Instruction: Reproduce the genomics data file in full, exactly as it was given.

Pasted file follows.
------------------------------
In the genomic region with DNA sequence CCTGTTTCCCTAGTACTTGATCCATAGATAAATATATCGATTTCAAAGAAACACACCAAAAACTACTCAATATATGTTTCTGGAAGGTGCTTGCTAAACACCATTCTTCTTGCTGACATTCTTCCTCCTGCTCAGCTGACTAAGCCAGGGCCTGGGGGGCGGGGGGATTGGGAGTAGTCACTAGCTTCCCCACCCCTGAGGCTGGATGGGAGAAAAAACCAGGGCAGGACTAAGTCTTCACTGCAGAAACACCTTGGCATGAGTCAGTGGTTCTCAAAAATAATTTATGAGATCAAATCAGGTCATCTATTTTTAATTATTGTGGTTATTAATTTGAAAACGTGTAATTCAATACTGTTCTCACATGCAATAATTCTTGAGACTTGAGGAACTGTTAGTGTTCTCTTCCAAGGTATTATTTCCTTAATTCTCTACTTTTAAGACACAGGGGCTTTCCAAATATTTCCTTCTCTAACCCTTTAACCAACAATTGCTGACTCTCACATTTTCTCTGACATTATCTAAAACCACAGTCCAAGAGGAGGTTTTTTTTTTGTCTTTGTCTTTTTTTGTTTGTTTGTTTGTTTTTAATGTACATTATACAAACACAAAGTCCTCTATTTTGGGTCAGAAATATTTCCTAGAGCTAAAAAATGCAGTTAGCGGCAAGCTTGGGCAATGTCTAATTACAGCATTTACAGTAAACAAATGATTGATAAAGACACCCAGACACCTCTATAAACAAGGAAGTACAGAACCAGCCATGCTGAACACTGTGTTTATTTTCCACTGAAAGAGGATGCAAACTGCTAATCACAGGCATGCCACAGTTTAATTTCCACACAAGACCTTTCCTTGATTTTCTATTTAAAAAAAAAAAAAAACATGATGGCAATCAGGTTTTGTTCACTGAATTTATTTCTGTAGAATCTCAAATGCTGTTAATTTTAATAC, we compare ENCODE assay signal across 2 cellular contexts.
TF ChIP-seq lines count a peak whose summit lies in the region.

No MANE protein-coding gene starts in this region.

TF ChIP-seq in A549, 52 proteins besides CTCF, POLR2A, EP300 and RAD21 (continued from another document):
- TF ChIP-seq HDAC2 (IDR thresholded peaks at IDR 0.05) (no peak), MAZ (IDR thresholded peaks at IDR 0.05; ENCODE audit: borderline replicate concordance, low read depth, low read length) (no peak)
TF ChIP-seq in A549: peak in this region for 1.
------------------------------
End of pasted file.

In the genomic region with DNA sequence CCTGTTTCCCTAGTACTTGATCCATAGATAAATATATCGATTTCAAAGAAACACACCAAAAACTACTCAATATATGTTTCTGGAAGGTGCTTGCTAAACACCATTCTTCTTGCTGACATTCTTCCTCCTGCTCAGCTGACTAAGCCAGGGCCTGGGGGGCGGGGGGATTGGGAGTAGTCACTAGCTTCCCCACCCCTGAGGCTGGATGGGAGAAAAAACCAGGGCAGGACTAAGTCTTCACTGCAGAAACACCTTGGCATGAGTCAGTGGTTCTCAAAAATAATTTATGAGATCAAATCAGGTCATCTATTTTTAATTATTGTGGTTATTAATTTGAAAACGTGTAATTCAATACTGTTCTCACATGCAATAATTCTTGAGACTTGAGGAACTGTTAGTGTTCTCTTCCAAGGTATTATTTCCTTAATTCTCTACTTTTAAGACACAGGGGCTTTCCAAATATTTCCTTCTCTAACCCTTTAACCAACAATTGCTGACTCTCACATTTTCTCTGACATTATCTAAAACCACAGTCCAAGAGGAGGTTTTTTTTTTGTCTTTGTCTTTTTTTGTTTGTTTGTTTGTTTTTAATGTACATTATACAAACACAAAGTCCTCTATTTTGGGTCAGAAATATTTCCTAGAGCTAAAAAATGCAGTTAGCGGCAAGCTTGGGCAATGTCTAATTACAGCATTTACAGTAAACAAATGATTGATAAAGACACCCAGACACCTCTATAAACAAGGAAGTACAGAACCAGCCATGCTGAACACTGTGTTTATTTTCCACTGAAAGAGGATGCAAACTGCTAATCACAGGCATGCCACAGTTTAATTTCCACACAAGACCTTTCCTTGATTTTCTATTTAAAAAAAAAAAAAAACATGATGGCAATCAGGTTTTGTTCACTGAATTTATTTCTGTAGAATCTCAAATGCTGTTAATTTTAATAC, we compare ENCODE assay signal across 2 cellular contexts.
TF ChIP-seq lines count a peak whose summit lies in the region.

No MANE protein-coding gene starts in this region.

TF ChIP-seq in A549, 52 proteins besides CTCF, POLR2A, EP300 and RAD21 (continued from another document):
- TF ChIP-seq HDAC2 (IDR thresholded peaks at IDR 0.05) (no peak), MAZ (IDR thresholded peaks at IDR 0.05; ENCODE audit: borderline replicate concordance, low read depth, low read length) (no peak)
TF ChIP-seq in A549: peak in this region for 1.